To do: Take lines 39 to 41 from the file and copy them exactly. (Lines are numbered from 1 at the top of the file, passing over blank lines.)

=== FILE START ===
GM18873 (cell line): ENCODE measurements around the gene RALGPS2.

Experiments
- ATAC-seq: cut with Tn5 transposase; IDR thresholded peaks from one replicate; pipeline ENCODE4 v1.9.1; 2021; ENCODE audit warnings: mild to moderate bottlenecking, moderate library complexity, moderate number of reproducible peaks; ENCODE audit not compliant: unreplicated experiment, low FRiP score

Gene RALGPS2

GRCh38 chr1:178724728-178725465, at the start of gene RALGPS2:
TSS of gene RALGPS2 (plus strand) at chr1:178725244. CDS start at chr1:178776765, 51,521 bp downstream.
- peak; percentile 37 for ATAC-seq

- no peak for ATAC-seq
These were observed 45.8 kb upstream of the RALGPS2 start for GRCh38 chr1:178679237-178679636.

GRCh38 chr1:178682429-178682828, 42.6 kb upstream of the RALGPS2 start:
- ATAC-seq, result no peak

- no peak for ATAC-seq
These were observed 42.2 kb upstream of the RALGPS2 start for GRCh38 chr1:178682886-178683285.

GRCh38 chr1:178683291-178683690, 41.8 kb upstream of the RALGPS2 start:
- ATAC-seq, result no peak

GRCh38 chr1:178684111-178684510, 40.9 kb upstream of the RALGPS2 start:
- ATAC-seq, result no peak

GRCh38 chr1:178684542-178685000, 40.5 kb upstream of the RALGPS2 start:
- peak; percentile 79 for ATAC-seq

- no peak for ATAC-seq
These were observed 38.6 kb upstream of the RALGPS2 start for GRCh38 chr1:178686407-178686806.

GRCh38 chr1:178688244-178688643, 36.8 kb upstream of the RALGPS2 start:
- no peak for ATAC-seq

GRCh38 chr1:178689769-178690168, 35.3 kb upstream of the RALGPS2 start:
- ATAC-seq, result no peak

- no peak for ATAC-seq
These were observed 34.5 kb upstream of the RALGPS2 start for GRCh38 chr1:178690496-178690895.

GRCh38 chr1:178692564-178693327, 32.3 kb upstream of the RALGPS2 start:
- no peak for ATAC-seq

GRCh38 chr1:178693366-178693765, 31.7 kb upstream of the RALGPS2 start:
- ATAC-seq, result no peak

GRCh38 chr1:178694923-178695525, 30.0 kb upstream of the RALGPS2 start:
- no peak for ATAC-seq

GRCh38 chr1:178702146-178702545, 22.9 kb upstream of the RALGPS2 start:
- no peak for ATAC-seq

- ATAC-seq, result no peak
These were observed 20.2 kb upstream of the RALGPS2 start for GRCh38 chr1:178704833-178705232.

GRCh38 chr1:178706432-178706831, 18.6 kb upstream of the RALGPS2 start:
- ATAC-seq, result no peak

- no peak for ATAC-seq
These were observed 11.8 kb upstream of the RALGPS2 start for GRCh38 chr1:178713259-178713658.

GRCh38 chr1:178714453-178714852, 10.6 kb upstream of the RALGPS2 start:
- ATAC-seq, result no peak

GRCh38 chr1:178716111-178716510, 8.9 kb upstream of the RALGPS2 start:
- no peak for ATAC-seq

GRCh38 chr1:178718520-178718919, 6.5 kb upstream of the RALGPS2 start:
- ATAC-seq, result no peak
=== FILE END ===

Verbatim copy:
- ATAC-seq, result no peak

- no peak for ATAC-seq
These were observed 11.8 kb upstream of the RALGPS2 start for GRCh38 chr1:178713259-178713658.